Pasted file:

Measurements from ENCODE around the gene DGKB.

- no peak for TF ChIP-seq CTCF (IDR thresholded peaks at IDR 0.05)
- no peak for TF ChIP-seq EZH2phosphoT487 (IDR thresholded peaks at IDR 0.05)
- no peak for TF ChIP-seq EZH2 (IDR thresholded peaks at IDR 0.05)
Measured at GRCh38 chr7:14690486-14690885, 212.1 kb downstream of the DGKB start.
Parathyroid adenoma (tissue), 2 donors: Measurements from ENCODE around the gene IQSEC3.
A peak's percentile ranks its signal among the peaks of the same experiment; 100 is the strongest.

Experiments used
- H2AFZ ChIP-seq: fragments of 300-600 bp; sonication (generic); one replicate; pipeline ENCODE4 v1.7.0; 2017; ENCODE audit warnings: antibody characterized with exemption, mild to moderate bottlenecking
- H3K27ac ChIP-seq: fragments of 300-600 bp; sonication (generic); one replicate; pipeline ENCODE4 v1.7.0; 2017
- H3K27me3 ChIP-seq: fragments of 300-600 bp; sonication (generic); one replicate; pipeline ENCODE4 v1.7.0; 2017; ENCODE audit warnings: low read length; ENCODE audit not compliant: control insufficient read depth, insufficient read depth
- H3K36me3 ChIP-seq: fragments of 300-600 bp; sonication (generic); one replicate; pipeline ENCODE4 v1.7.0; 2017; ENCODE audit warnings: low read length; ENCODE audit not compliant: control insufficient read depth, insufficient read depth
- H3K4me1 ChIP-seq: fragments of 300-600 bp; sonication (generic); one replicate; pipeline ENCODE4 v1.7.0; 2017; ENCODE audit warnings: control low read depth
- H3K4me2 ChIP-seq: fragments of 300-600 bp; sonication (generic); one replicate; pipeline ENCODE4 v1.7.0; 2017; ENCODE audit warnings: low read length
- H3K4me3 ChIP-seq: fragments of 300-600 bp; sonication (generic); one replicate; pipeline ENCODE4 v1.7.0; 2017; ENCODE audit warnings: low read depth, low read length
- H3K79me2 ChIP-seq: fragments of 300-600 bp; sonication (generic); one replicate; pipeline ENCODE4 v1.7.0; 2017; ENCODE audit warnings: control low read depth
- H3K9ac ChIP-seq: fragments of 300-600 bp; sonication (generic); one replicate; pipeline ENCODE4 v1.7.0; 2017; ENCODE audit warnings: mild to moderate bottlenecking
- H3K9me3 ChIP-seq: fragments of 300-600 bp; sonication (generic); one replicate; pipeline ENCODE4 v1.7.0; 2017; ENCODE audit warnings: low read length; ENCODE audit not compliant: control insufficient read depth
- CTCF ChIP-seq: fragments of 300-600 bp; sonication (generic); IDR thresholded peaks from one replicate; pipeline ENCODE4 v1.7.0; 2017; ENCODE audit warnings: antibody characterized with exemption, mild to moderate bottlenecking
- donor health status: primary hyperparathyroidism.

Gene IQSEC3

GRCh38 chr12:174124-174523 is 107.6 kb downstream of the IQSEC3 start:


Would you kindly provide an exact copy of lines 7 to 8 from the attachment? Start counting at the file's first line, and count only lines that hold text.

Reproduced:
A peak's percentile ranks its signal among the peaks of the same experiment; 100 is the strongest.

Experiments used